Second, you’re making it clear that in order to reach the organization’s goals, each person has a chance to become a leader. So not only can people concentrate on their own tasks, they can also concentrate on how leadership skill can improve the entire organization.

You must remove hierarchies and boundaries that may have caused confusion in the past. Sometimes you’ll find that the organization may have quite a bit of redundancy in tasks and responsibilities.

This not only creates confusion but it also creates less than good will amongst departments and teams. By examining who’s doing what, you can clarify the hierarchy and move to create an organization that functions efficiently.

Boundaries between teams and departments can also contribute to confusion. In many organizations, teams do not have a general awareness of how they fit in with the big picture and with other teams.

In fact, many individual team members may be keenly aware of his or her own tasks, but have no idea how those tasks contribute to the overall function of the organization. By breaking down the walls between teams and departments, you’ll allow everyone to see how it all fits together, as well as to expose redundancy and ineffective processes.

Again, removing an old way of doing things is a change, so be sure to communicate the benefits the change at all times.

Finally, communication is the key to removing confusion – both formally and informally. On the informal side, you, as the leader, must be a constant champion of your own vision and goals for the future. In other words, you should talk about it whenever you have the chance.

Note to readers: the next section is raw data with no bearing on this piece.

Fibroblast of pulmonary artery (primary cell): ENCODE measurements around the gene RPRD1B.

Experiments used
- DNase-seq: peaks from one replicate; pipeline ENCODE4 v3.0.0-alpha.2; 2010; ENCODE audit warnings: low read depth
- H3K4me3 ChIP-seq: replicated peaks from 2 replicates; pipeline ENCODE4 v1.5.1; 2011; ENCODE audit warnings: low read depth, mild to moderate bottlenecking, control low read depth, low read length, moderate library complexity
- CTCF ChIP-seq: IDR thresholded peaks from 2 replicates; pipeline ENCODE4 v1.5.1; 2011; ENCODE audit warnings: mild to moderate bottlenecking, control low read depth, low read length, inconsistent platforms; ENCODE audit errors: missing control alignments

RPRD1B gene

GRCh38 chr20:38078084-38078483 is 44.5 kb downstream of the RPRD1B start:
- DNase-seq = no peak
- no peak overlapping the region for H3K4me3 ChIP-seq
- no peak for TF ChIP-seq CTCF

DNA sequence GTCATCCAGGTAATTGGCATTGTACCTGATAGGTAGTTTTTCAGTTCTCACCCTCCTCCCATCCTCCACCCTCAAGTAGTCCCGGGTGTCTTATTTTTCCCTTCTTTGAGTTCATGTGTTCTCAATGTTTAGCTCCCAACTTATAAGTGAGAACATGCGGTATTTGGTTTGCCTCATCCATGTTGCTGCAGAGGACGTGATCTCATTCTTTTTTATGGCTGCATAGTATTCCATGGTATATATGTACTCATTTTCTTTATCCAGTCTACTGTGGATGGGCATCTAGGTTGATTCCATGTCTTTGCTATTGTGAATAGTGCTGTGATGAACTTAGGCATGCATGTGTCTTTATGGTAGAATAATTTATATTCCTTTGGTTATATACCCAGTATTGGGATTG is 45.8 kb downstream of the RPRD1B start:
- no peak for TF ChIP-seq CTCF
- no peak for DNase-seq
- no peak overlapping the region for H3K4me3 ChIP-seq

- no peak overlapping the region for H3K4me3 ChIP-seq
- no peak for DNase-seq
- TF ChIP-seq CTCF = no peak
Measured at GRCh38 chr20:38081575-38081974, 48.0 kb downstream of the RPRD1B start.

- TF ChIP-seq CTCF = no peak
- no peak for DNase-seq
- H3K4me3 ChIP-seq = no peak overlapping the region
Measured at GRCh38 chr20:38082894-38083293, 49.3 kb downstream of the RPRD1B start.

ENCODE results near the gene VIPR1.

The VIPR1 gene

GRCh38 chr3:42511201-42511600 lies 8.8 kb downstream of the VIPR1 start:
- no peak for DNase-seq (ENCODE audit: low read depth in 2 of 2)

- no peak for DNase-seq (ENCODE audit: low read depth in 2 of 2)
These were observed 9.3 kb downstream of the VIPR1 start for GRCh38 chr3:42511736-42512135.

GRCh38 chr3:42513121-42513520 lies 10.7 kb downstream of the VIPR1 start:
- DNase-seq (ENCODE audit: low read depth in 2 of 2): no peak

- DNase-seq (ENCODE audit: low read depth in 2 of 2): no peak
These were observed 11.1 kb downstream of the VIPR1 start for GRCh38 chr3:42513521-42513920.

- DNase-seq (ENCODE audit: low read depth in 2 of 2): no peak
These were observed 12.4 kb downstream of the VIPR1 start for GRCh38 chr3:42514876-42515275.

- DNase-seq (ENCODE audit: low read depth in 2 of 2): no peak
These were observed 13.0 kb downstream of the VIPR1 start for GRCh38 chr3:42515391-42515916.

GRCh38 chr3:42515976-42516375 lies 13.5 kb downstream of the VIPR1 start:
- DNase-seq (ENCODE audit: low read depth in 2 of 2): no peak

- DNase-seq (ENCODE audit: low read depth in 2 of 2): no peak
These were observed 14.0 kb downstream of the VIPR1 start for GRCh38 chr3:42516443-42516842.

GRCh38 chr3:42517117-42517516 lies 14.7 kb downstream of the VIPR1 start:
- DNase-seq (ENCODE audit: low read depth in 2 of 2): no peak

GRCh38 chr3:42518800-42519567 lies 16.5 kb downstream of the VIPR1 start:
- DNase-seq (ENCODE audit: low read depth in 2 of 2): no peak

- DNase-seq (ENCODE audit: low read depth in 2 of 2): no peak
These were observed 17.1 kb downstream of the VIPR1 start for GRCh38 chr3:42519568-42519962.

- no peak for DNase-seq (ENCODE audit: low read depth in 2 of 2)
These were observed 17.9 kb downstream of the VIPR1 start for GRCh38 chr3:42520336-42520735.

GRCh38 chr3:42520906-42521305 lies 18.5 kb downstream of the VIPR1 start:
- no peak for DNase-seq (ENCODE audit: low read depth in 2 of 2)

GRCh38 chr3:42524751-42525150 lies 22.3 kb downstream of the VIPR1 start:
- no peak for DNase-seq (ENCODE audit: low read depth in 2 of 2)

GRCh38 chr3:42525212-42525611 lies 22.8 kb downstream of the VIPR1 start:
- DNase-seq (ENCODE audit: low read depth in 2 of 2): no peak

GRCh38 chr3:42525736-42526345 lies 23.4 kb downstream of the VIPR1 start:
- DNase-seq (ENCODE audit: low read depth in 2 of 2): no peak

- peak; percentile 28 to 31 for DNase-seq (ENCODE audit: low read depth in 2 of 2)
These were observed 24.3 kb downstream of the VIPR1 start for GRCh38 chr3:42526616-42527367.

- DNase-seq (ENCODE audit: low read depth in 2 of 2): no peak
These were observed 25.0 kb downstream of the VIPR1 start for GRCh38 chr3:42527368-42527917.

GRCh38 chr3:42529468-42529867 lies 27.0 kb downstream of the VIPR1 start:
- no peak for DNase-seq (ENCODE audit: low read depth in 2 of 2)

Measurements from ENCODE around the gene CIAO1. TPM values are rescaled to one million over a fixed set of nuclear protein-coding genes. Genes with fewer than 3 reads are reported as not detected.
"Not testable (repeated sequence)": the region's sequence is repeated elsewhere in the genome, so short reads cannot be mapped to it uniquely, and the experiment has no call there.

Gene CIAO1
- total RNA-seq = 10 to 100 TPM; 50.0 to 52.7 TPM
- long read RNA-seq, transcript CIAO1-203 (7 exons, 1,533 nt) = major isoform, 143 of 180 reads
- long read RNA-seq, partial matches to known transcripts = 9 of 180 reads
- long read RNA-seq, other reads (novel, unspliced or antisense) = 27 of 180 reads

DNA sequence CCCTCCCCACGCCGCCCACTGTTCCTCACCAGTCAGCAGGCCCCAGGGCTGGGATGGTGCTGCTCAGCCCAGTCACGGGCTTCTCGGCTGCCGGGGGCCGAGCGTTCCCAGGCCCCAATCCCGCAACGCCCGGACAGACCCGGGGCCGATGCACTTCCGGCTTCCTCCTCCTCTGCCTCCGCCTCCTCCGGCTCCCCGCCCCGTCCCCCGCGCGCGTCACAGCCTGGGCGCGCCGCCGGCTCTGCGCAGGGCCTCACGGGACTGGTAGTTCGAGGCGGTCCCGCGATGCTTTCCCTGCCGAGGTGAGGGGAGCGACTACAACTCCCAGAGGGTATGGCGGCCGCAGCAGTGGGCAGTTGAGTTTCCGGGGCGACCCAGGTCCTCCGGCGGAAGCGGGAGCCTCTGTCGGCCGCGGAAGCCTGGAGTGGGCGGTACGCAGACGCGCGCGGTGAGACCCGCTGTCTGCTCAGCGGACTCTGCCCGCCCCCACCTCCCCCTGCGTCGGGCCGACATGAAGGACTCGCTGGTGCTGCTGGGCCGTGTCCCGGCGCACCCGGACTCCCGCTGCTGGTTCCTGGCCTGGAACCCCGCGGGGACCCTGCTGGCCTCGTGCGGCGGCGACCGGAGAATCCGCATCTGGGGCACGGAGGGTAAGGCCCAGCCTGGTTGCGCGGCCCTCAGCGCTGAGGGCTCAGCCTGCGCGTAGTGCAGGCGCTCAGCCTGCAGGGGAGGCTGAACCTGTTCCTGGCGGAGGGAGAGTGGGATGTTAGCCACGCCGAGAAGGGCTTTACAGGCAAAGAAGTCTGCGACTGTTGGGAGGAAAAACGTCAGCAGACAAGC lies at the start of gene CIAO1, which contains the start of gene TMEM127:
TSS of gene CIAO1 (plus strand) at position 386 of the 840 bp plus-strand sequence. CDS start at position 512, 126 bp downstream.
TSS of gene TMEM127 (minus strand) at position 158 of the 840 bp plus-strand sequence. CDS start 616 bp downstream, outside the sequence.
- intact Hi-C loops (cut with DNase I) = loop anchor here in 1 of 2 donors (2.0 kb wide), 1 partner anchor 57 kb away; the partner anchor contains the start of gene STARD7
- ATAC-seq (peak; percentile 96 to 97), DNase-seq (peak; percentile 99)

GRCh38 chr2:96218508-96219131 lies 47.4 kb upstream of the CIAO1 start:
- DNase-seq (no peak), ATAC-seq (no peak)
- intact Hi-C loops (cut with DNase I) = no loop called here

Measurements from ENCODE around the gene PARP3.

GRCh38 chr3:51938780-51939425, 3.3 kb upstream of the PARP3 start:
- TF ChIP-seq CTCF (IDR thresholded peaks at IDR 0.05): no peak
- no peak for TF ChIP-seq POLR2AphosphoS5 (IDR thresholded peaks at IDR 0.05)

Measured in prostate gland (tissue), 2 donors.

Be sure that lower-level organizational members hear the words coming out of your mouth – prove to them that it’s not just top-level talk. More formally, consider using a G.E. “Work Out” approach, where business units come together to solve problems and brainstorm on future efficiencies.

Allow the people who do the work to communicate with you and your team – you’ll find that some of the best ideas come from that type of communication. You can also consider “town hall” type meetings, where you go to the groups and allow them to ask questions about the changes, the new vision, and the direction of the organization.

Remember that communication is a two way street, so just as you communicate to the organization, allow the organization to communicate with you.

By defining the future, clarifying roles, developing leaders, removing boundaries, and opening communication, you can create clarity in the midst of confusion – and move your organization ahead.

Copyright 2008 Bryant Nielson. All Rights Reserved.
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Bryant Nielson – Managing Director and National Sales Trainer – assists executives, business owners, and top performing sales executives in taking the leap from the ordinary to extraordinary. Bryant is a trainer, business & leadership coach, and strategic planner for sales organizations. You can visit him at www.BryantNielson.com